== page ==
Lack of job security could hold Vasseur back at Ferrari, says Montoya

A lack of job security is a big negative that could hurt new Ferrari boss Fred Vasseur's ability to do his job, reckons former Formula 1 driver Juan Pablo Montoya.

Lack of job security could hold Vasseur back at Ferrari, says Montoya

Vasseur has been drafted into Maranello for 2023 after his predecessor Mattia Binotto resigned last year amid a belief he did not have the confidence of Ferrari's senior road car management.

And while Vasseur is confident that Ferrari has everything in its hands to be able to fight for the F1 championship this year, Montoya believes there are still elements that the Frenchman will struggle with.

In particular, he thinks the internal political situation at Ferrari is always a difficult one to deal with, thanks to the squad having quite a high turnover of senior personnel when things do not go right.

Speaking to Autosport, Montoya said: "One of the hard things with Ferrari is that I don't think anybody feels like they have job security.

"Everybody is waiting for you to put your foot in the wrong place, so they can fire you. That's what I see from the outside.

"You look at Toto [Wolff] and you know Toto is not going anywhere. You look at Christian [Horner] or you look at Helmut [Marko], they are not going anywhere. But you always look at the head of Ferrari and you are wondering: okay, how long is this one going to last? Because there is always somebody after him."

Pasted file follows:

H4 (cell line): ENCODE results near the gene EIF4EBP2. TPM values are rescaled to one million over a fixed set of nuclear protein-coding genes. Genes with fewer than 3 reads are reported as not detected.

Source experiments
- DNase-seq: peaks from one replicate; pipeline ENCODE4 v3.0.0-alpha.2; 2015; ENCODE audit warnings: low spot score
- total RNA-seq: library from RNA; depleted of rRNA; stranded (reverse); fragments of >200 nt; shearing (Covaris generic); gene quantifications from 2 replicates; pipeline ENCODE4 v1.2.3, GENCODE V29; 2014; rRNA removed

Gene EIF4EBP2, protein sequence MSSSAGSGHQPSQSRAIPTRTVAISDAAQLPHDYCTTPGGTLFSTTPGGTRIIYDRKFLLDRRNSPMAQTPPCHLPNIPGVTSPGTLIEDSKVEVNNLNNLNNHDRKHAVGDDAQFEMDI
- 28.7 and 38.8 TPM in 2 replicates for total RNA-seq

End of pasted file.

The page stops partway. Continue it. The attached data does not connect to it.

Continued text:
Montoya expected Ferrari to have looked to its former boss Jean Todt as Binotto's replacement, and thinks he would have risen above any concerns about losing his job.

"I thought they were going to put Jean Todt in that position," he said. "To be honest, that would have been my pick.

Juan Pablo Montoya

Juan Pablo Montoya

Photo by: Erik Junius

"I don't know if he wanted the job, but he's the guy that did the job before. And I think everybody respects him enough that nobody is going to fuck with him.

"He is a guy that doesn't need the job, so when you don't need the job and you don't care [about losing it], I think you have more balls to make the right decisions.

"But I hope they do a good job. It was kind of surprising, it was such a strong car they had in the beginning of last year, but they didn't use it well.

"And, for the surprise of everybody, you heard them say 'oh, we can still win the next ten races.' And they didn't win a single race."

Read Also:

While Ferrari was Red Bull's closest challenger in 2022, Montoya thinks the situation could be different in the forthcoming campaign.

He reckons that Mercedes, which ended the year strongly having got on top of the issues with its W13, will carry its momentum into the new season.

"If I was Red Bull, I would be looking more to what Mercedes can bring than what Ferrari can bring," added Montoya.

"If you look at the Ferrari pitstops, the strategies, you go like 'who the hell is making those calls?' It's hard to say, because I know under pressure it's tough to make decisions, but if you're not the person making the right decisions, you need to get somebody else, I think. No?